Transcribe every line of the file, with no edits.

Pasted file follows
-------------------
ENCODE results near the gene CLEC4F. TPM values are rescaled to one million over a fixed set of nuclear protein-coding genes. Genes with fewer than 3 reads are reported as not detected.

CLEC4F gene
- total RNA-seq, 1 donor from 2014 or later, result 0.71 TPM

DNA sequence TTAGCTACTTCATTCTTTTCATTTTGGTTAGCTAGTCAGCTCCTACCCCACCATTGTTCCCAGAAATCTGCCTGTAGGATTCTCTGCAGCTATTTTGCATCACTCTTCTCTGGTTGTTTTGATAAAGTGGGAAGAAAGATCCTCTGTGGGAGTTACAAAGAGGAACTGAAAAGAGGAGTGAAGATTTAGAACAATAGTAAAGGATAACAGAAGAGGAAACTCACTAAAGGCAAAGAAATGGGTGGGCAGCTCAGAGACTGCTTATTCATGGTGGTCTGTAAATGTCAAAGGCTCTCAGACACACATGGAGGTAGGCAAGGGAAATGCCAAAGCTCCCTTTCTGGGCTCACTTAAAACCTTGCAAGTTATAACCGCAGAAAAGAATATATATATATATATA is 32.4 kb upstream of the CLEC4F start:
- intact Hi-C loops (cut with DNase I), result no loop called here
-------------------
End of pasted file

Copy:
ENCODE results near the gene CLEC4F. TPM values are rescaled to one million over a fixed set of nuclear protein-coding genes. Genes with fewer than 3 reads are reported as not detected.

CLEC4F gene
- total RNA-seq, 1 donor from 2014 or later, result 0.71 TPM

DNA sequence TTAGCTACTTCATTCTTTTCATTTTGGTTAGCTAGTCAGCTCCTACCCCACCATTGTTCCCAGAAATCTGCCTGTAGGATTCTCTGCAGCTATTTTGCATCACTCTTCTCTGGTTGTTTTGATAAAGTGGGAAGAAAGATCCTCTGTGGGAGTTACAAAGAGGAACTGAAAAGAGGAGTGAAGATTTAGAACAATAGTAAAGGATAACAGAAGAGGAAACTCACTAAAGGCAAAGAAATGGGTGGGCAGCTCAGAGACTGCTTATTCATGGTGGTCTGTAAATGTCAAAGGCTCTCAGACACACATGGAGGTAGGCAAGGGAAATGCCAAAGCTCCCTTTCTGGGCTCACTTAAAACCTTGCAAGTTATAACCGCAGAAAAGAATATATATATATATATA is 32.4 kb upstream of the CLEC4F start:
- intact Hi-C loops (cut with DNase I), result no loop called here